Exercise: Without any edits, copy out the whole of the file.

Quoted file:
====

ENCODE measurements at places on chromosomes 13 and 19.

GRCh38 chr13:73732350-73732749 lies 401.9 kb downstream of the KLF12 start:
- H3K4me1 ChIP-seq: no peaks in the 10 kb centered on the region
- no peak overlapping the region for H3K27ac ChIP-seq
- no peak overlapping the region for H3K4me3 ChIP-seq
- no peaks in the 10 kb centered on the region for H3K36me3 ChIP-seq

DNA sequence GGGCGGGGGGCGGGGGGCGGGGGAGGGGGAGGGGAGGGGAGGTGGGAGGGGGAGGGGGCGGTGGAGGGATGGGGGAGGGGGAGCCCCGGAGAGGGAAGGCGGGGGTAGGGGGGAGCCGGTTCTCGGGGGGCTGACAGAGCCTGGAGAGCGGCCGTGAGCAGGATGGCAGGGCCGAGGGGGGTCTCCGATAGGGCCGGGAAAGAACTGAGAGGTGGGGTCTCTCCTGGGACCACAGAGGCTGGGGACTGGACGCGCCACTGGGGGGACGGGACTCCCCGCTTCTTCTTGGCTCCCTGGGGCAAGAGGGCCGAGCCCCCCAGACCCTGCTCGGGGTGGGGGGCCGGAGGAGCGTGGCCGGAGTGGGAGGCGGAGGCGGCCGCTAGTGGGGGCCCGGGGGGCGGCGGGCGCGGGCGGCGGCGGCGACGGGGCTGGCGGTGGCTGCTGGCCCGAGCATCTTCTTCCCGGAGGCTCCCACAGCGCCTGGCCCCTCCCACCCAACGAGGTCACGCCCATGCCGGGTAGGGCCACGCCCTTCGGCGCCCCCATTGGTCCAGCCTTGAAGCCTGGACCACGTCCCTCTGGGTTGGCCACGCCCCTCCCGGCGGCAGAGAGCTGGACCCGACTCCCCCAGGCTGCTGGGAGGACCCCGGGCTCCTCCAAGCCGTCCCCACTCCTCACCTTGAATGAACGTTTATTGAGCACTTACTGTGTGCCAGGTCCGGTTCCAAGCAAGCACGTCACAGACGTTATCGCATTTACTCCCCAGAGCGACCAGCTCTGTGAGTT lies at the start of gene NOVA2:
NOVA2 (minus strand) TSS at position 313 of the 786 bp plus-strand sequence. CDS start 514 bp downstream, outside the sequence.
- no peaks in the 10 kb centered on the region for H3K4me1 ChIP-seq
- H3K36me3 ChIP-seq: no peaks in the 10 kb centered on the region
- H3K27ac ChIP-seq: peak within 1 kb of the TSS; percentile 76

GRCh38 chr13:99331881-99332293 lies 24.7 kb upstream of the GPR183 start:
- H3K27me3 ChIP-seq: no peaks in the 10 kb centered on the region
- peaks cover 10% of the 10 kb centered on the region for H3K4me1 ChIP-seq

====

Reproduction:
ENCODE measurements at places on chromosomes 13 and 19.

GRCh38 chr13:73732350-73732749 lies 401.9 kb downstream of the KLF12 start:
- H3K4me1 ChIP-seq: no peaks in the 10 kb centered on the region
- no peak overlapping the region for H3K27ac ChIP-seq
- no peak overlapping the region for H3K4me3 ChIP-seq
- no peaks in the 10 kb centered on the region for H3K36me3 ChIP-seq

DNA sequence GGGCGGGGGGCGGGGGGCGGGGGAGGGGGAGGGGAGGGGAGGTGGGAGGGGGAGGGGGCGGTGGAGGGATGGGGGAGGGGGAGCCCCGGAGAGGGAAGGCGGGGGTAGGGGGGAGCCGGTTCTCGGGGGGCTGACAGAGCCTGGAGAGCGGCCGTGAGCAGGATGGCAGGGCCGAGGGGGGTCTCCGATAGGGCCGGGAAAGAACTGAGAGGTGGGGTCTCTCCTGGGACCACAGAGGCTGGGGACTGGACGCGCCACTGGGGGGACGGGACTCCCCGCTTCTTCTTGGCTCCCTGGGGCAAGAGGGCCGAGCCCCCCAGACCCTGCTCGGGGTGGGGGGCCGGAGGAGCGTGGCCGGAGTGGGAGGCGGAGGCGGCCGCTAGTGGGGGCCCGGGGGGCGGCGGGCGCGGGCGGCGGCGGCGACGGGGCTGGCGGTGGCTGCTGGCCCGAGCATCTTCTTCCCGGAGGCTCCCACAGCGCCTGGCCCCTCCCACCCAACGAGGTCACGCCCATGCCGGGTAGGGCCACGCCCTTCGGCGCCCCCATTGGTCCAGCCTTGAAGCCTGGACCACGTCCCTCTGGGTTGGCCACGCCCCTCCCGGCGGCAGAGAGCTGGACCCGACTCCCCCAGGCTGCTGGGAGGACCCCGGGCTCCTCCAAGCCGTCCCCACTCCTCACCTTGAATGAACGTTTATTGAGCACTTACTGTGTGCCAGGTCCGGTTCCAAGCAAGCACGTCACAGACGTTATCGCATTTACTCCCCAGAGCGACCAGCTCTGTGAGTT lies at the start of gene NOVA2:
NOVA2 (minus strand) TSS at position 313 of the 786 bp plus-strand sequence. CDS start 514 bp downstream, outside the sequence.
- no peaks in the 10 kb centered on the region for H3K4me1 ChIP-seq
- H3K36me3 ChIP-seq: no peaks in the 10 kb centered on the region
- H3K27ac ChIP-seq: peak within 1 kb of the TSS; percentile 76

GRCh38 chr13:99331881-99332293 lies 24.7 kb upstream of the GPR183 start:
- H3K27me3 ChIP-seq: no peaks in the 10 kb centered on the region
- peaks cover 10% of the 10 kb centered on the region for H3K4me1 ChIP-seq